In the years before air conditioning could be taken for granted, ice cream was not just a tasty treat. In the sultry South, where I grew up, it was a cold tasty treat, and thus could be classified as more a necessity than a luxury.
Small towns in Alabama weren't blessed with many ice-cream trucks - at least our street wasn't. But my brothers and I, along with an abundance of nearby cousins, had something even better: a hand-cranked ice-cream maker and Aunt Billie, who happily chaired the family ice-cream committee.
The cousins kept a careful eye out for any extra trips she might make to the Piggly Wiggly. When one of these outings yielded more eggs, milk and sugar than her family would need for a month, we knew ice cream was on the way.
Word traveled fast and, unlike some chores, there were plenty of volunteers for this one.
Once Aunt Billie had prepared the custard and safely stored it in the refrigerator, one of the men in the family would make a trip to the icehouse, often with a lucky child or two in tow.
Occasionally, the icehouse man would allow us into the freezer room to watch him cut a big icy cube to feed into the crushing machine. That rush of cold air was close to bliss on a sweltering summer day. But not as close as homemade ice cream itself.
Not many things will entice children to work hard in hot weather. But with ice cream, the reward was worth it. And because those old-fashioned, hand-turned ice-cream makers called for a lot of ice, you could always grab a piece or two for heat relief.
Older, stronger children turned the crank, while others kept a watchful eye on the ice level, adding more as it melted and ran out the hole in the wooden bucket.
Occasionally, when the canister needed to be steadied, smaller cousins were called into service to sit on top of the crank mechanism so as to steady the cylinder of precious custard. On hot, humid days, even that cold, bumpy seat was pleasant duty - at least for the first couple of minutes.
The ice cream itself came from what we regarded as a magical recipe, one we knew only as "boiled custard." It consisted of milk - full-flavored whole milk, never skim - eggs, sugar and vanilla, all stirred slowly on the stove top until Aunt Billie deemed it had reached the proper thickness.
When ice cream time came, the custard was poured into the canister, which was then taken to the back yard, inserted into the ice-cream machine's wooden bucket and surrounded by copious amounts of rock salt and crushed ice.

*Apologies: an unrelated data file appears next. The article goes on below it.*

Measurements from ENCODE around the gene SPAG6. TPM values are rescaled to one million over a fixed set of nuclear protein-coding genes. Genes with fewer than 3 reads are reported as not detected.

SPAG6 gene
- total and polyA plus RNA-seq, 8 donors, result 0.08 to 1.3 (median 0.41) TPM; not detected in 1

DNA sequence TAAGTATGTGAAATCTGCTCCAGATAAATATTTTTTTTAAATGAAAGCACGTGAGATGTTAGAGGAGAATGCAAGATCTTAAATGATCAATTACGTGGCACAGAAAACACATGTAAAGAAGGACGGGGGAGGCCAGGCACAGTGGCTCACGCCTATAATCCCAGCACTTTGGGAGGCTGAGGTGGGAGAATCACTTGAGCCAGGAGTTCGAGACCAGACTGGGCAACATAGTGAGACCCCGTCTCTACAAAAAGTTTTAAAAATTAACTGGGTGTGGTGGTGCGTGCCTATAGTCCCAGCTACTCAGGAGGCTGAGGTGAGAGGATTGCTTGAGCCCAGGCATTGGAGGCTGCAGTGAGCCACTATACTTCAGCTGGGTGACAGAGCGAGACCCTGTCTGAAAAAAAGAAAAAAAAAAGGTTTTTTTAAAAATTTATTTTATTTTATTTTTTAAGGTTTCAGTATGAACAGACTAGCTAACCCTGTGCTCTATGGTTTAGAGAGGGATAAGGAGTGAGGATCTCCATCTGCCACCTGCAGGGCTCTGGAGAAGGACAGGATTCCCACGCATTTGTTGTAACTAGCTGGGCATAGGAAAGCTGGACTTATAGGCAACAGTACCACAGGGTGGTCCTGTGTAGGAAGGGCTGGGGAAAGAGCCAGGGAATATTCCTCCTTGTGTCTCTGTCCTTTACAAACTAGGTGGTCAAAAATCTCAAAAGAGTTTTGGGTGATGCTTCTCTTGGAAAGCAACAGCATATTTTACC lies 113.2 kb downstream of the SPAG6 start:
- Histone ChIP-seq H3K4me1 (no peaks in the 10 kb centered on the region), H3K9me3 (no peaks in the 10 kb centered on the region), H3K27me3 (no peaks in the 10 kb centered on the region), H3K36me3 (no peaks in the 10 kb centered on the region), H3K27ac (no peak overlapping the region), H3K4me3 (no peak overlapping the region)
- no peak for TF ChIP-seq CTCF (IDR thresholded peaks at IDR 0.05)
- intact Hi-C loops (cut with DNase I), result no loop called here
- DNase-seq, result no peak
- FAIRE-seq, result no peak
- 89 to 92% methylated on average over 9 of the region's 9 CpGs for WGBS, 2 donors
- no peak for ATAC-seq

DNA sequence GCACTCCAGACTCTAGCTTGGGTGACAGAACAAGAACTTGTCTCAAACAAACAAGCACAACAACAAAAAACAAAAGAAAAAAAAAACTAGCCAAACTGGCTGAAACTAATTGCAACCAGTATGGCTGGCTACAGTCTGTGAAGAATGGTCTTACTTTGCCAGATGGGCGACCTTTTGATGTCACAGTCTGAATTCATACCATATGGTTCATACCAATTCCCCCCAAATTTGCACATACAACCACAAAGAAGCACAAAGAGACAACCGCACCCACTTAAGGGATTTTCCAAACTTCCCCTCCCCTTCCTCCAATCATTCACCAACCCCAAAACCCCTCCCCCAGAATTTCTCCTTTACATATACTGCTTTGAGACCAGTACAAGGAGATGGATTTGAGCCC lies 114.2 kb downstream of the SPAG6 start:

After what seemed an eternity, and usually several turns apiece at cranking, Aunt Billie would emerge from the house to check for that magic moment when custard had become ice cream.
When it had, the children were handed the "dasher" to lick. That kept us happy enough not to notice that the adults were lining up with paper cups and plastic spoons for the first servings.
Aunt Billie's ice cream was usually vanilla, with chocolate syrup always handy. In season, there could be beautiful berries from the strawberry patch or, later in the summer, ripe, juicy peaches.
Those family ice-cream parties were as memorable for the fellowship as for the cold and creamy goodness we ingested. Nowadays, with air-conditioned climates and a wide variety of electric machines, ice cream doesn't quite carry the same urgency on hot summer days, and certainly not the same physical labor.
But there's something just as compelling about gathering the family for a frozen treat. My husband is now the resident ice-cream wizard, having used the gift of an ice cream and sorbet maker a few Christmases ago as the springboard to some memorable batches of frozen ecstasy.
We have tried exotic and wonderful recipes, from an elegant pear ice cream to a wicked zabaglione gelato. But for my money, it's hard to beat vanilla, especially when you take the trouble to use real vanilla beans for maximum flavor. On summer days, that's one luxury that can quickly feel like a necessity.
French Vanilla Ice Cream
Makes about 3 1/4 cups
1 vanilla bean
1 1/4 cups milk
1/2 cup granulated sugar
3 egg yolks
1 cup chilled whipping/heavy cream (36 percent fat)
Split the vanilla bean in half and combine with the milk and half the sugar in a medium-sized saucepan. Bring to just below boiling point. Remove the pan from the heat, cover and set aside for a minimum of 15 minutes to allow the vanilla flavor to develop.
Meanwhile, in a medium-sized heat-proof bowl, combine the egg yolks with the remaining sugar and beat, preferably with an electric hand mixer, until the mixture is pale and thick enough to hold the shape when a ribbon of mix is trailed across the surface. Bring the milk to the boiling point, then pour it in a thin stream onto the egg yolks and sugar, whisking steadily as the milk is added.